The best arguments for independence are those based on the positive advantages it would bring and the natural resources we have which would allow us to thrive, prosper and redistribute our wealth more fairly.Richard Walker: Divergent politics with England is just one reason for independence
That has long been the assumption. But all assumptions should be questioned. The longer an assumption has gone unchallenged the greater and more urgent the need to subject it to rigorous scrutiny. The first question we might ask is whether these arguments have been effective. Has gentle persuasion with a strong emphasis on positivity served Scotland’s cause well? It may be claimed that this approach of selling independence to the electorate in the same way – and largely by the same methods – as any election manifesto worked for the cause of independence in the first referendum campaign. That has long been the assumption. After all, what else might explain the approximate doubling of support for Yes over the course of the campaign? I can think of a couple of things.
The grinding negativity and flagrant dishonesty of the anti-independence propaganda effort may well have been a factor. It may be that Better Together succeed only in persuading some people that we were much better apart. The fact that the No campaign was closely associated with the ‘hated’ Tories must surely have had some effect. Certainly, British Labour’s support for the No campaign didn’t succeed in giving it a ‘respectable’ red tint. In Scotland, the No campaign wasn’t seen as a British Labour in Scotland (BLiS) campaign. Rather, BLiS was perceived as having climbed into bed with the Tories. For which treachery they have still not been forgiven.
Perhaps more significant than the foot-shooting of Better Together, however, is the possibility that that the Yes campaign in its early days was pushing at an open door. It would be foolish to discount the idea of a large latent support for independence that was brought out of hibernation by there being an opportunity to express that support. It seems quite likely that a substantial chunk of the increase in support for Yes would have happened regardless of how supercalifragilisticexpialidocious the Yes campaign was. Maybe all of those myriad competing ‘visions’ of and for a shiny new nation didn’t do as much good as proponents of happy-clappy evangelicalism were quick to claim. Maybe by blurring and diluting the campaign message the multiple and multiplying definitions of independence did enough harm to the campaign to offset any benefit.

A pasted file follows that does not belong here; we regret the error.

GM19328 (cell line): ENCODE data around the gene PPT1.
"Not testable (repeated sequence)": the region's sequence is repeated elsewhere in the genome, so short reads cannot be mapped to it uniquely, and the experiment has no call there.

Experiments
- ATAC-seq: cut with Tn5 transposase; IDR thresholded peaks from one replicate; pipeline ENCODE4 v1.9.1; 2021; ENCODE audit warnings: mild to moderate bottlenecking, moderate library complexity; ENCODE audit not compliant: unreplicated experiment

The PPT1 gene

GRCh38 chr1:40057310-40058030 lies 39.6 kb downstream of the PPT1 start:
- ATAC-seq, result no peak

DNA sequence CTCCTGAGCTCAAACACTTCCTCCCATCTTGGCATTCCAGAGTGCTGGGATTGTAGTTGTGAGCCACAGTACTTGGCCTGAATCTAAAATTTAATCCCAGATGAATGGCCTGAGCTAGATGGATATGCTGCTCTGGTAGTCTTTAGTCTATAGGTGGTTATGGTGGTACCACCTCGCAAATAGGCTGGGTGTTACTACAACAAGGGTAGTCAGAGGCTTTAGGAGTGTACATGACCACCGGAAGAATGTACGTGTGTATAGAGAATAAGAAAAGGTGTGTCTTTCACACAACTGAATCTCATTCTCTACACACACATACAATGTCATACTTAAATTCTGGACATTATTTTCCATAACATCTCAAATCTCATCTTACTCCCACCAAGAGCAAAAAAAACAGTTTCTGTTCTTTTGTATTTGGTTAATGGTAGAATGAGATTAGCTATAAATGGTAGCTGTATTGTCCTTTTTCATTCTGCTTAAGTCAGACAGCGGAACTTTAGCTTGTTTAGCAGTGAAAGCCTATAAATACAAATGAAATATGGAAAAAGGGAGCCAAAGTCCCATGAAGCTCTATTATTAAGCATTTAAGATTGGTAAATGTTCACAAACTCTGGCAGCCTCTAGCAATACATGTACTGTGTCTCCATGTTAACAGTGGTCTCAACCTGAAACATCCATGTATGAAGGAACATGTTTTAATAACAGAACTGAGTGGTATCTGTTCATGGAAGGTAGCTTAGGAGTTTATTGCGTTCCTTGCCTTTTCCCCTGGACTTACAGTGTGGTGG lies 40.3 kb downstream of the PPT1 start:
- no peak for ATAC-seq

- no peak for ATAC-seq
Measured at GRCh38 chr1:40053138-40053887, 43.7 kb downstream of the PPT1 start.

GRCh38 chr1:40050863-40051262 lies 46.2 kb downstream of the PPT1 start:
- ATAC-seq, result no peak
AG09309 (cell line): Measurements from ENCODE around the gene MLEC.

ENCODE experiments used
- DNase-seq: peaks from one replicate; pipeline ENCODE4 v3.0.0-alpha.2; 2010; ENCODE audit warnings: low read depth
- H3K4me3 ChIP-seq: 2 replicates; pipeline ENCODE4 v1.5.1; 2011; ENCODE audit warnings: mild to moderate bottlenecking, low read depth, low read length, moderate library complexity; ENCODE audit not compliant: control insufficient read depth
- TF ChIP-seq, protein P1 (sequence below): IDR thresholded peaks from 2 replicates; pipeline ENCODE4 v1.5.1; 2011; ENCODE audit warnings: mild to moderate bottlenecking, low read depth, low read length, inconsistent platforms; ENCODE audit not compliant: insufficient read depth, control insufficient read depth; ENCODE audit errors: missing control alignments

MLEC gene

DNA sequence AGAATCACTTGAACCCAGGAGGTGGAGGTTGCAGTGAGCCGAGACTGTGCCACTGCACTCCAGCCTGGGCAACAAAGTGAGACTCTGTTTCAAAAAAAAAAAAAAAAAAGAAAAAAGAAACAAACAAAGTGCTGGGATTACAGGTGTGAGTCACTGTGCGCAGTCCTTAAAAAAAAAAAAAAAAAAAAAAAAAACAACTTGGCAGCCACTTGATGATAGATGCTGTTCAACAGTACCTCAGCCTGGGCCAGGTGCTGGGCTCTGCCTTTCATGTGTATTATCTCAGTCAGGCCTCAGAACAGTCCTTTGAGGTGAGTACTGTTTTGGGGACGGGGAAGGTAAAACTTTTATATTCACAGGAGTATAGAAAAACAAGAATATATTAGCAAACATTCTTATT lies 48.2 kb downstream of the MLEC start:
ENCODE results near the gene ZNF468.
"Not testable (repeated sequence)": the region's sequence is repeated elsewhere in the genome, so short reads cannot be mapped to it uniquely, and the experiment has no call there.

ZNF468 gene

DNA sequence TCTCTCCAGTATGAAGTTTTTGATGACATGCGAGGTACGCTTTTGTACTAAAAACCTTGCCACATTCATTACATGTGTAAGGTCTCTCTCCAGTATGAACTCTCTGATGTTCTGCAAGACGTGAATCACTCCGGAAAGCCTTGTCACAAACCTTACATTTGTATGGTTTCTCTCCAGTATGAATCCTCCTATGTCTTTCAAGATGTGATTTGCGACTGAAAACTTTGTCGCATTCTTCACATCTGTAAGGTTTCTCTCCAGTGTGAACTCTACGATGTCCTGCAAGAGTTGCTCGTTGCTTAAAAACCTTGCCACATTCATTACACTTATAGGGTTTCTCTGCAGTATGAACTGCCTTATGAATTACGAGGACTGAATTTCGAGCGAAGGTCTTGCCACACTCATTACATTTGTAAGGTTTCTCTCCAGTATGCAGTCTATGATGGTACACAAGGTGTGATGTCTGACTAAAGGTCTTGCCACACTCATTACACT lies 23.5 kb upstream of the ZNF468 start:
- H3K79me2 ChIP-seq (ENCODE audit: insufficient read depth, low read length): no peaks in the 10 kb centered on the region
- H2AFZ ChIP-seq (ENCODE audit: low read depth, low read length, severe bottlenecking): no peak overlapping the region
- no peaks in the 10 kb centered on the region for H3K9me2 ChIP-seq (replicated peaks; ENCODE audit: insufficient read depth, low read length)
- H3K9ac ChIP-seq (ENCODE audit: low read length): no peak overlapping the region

Let’s at least consider the possibility that the “best arguments for independence” are not necessarily as Richard Walker assumes. Let us also consider the possibility that to whatever extent Richard’s favoured approach was successful a decade ago (Aye! It’s been all of ten years since the first independence referendum campaign had its tentative beginnings.), is it safe to assume that the same approach will be effective now? After all, hasn’t the political environment changed massively since then? Shouldn’t that at least bid us think twice and maybe three times about adopting a campaign strategy that is no more than the ten-year old model dusted down?
Richard Walker states with apparent conviction that the best arguments for independence are the same ones that have been the mainstay of Nicola Sturgeon’s approach to the constitutional issue ever since she succeeded Alex Salmond and which, as far as can be determined, form the content of her ‘plan’ for a new referendum campaign. Much work has been done to persuade us that these arguments were effective before and that they will always be so. We are told repeatedly – not least by The National – that Scotland’s cause has has made great progress under Sturgeon’s steady hand. Look at the polls, cry her loyal supporters. We’ve never been closer to independence proclaims Alyn Smith. Everybody who questions Nicola’s leadership of the independence cause is a traitorous zoomer screeches Pete Wishart while Wheeshtmaster General Paul Kavanagh barks and growls at the sound of dissenting voices.